# B for every approximately concave function f cache

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(b) For every approximately concave functionf, cache sizek2, and page requestsequence that conforms tof, the page fault rate of the LRU policy is at mostαf(k)plus an additive term that goes to 0 with the sequence length.(c) There exists a choice of an approximately concave functionf, a cache sizek2,and an arbitrarily long page request sequence that conforms tof, such that thepage fault rate of the FIFO policy is bounded away fromαf(k).Parts (a) and (b) prove the worst-case optimality of the LRU policy in a strongand fine-grained sense,f-by-fandk-by-k. Part (c) differentiates LRU from FIFO,as the latter is suboptimal for some (in fact, many) choices offandk.The guarantees in Theorem 1.1 are so good that they are meaningful even whentaken at face value—for strongly sublinearf’s,αf(k) goes to 0 reasonably quicklywithk. The precise definition ofαf(k) fork2 isαf(k) =k-1f-1(k+ 1)-2,(1.1)where we abuse notation and interpretf-1(y) as the smallest value ofxsuch thatf(x) =y. That is,f-1(y) denotes the smallest window length in which page requestsforydistinct pages might appear. As expected, for the functionf(n) =nwe haveαf(k) = 1 for allk. (With no restriction on the input sequence, an adversary canforce a 100% fault rate.) Iff(n) =dne, however, thenαf(k) scales with 1/k.Thus with a cache size of 10,000, the page fault rate is always at most 1%. Iff(n) =d1 + log2ne, thenαf(k) goes to 0 even faster withk, roughly ask/2k.1.3.2 Proof of Theorem 1.1This section proves the first two parts of Theorem 1.1; part (c) is left as Exercise 1.4.Part (a).To prove the lower bound in part (a), fix an approximately concave func-tionfand a cache sizek2. Fix a deterministic cache replacement policyA.We construct a page sequenceσthat uses onlyk+1 distinct pages, so at any giventime step there is exactly one page missing from the algorithm’s cache. (Assume thatthe algorithm begins with the firstkpages in its cache.) The sequence comprisesk-1 blocks, where thejth block consists ofmj+1consecutive requests for the samepagepj, wherepjis the unique page missing from the algorithmA’s cache at thestart of the block. (Recall thatmyis the number of values ofxsuch thatf(x) =y.)This sequence conforms tof(Exercise 1.3).By the choice of thepj’s,Aincurs a page fault on the first request of a block,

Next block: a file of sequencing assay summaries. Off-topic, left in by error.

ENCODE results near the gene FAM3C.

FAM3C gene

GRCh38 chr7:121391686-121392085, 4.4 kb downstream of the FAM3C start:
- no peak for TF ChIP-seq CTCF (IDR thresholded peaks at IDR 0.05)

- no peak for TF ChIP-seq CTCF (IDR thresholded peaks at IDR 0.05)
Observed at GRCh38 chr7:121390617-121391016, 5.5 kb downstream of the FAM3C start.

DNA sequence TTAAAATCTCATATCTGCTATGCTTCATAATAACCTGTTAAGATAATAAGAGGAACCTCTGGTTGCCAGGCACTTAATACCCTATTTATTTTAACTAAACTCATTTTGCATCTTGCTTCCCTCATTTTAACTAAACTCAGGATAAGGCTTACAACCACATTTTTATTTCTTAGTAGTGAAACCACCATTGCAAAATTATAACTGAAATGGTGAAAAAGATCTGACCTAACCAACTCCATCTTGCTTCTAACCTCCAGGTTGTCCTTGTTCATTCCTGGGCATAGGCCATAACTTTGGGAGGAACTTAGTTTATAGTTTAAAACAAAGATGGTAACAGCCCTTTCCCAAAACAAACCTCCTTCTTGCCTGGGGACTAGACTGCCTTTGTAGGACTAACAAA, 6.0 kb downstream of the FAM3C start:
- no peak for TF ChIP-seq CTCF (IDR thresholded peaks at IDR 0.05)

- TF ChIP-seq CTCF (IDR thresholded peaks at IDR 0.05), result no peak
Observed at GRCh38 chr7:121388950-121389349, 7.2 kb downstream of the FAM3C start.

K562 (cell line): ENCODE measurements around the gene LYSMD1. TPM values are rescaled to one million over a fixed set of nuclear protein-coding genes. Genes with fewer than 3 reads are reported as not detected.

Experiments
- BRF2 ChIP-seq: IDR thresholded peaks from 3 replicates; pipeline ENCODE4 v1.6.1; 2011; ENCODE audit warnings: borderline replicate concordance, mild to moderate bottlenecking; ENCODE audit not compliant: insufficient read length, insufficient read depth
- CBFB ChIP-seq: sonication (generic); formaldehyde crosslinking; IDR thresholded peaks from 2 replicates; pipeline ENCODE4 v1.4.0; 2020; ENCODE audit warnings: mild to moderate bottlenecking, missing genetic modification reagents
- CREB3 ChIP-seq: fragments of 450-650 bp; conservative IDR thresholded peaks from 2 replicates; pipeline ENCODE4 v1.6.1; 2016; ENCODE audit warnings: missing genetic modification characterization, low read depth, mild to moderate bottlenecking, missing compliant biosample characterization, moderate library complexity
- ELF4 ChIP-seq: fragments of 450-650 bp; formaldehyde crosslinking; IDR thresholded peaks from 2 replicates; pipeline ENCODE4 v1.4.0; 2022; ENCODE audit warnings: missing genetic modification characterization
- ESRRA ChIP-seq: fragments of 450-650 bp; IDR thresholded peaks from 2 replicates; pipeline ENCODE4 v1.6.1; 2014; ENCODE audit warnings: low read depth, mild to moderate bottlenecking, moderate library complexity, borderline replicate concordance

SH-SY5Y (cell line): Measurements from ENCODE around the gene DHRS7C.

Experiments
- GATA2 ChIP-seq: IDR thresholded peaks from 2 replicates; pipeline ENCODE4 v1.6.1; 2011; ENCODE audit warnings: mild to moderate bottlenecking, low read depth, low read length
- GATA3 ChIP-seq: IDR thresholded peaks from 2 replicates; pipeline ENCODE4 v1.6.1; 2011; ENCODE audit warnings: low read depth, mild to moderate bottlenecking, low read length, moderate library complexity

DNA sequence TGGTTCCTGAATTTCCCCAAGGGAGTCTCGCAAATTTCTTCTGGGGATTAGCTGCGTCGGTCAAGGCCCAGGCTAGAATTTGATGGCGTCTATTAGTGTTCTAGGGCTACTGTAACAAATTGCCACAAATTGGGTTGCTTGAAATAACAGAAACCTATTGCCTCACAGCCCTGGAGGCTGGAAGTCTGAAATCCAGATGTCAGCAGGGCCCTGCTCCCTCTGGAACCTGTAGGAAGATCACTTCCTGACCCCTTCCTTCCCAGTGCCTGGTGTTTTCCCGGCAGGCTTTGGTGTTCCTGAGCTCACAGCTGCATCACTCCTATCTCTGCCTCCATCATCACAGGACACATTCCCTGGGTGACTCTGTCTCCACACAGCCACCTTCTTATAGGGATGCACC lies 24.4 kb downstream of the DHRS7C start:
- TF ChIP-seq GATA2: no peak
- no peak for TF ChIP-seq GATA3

14T. RoughgardenFigure 1.4 Blocks ofk-1 faults, fork= 3.and not on any of the other (duplicate) requests of that block. Thus, algorithmAsuffers exactlyk-1 page faults.The length of the page request sequence ism2+m3+· · ·+mk. Becausem1= 1,this sum equals (kj=1mj)-1 which, using the definition of themj’s, equals(f-1(k+1)-1)-1 =f-1(k+1)-2. The algorithm’s page fault rate on this sequencematches the definition (1.1) ofαf(k), as required. More generally, repeating theconstruction over and over again produces arbitrarily long page request sequencesfor which the algorithm has page fault rateαf(k).

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Term
Fall
Professor
Staff
Tags
Analysis of algorithms, Computational complexity theory, Tim Roughgarden